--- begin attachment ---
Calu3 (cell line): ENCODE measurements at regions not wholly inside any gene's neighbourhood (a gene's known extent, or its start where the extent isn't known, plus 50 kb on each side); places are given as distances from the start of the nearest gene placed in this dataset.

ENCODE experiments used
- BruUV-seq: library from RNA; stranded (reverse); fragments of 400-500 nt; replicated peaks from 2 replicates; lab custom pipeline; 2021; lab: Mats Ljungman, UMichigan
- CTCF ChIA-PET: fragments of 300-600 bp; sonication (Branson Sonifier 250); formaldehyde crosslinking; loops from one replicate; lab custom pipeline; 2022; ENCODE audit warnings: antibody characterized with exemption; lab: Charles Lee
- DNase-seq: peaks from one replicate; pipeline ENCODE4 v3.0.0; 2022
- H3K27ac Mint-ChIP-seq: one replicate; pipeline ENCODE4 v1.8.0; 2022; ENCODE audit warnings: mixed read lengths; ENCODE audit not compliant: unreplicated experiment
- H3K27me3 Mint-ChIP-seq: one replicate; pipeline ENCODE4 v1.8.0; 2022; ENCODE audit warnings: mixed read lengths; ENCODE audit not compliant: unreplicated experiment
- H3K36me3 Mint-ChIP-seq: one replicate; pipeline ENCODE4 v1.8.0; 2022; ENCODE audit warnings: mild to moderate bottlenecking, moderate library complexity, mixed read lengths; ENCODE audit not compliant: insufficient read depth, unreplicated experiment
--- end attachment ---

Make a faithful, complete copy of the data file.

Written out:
Calu3 (cell line): ENCODE measurements at regions not wholly inside any gene's neighbourhood (a gene's known extent, or its start where the extent isn't known, plus 50 kb on each side); places are given as distances from the start of the nearest gene placed in this dataset.

ENCODE experiments used
- BruUV-seq: library from RNA; stranded (reverse); fragments of 400-500 nt; replicated peaks from 2 replicates; lab custom pipeline; 2021; lab: Mats Ljungman, UMichigan
- CTCF ChIA-PET: fragments of 300-600 bp; sonication (Branson Sonifier 250); formaldehyde crosslinking; loops from one replicate; lab custom pipeline; 2022; ENCODE audit warnings: antibody characterized with exemption; lab: Charles Lee
- DNase-seq: peaks from one replicate; pipeline ENCODE4 v3.0.0; 2022
- H3K27ac Mint-ChIP-seq: one replicate; pipeline ENCODE4 v1.8.0; 2022; ENCODE audit warnings: mixed read lengths; ENCODE audit not compliant: unreplicated experiment
- H3K27me3 Mint-ChIP-seq: one replicate; pipeline ENCODE4 v1.8.0; 2022; ENCODE audit warnings: mixed read lengths; ENCODE audit not compliant: unreplicated experiment
- H3K36me3 Mint-ChIP-seq: one replicate; pipeline ENCODE4 v1.8.0; 2022; ENCODE audit warnings: mild to moderate bottlenecking, moderate library complexity, mixed read lengths; ENCODE audit not compliant: insufficient read depth, unreplicated experiment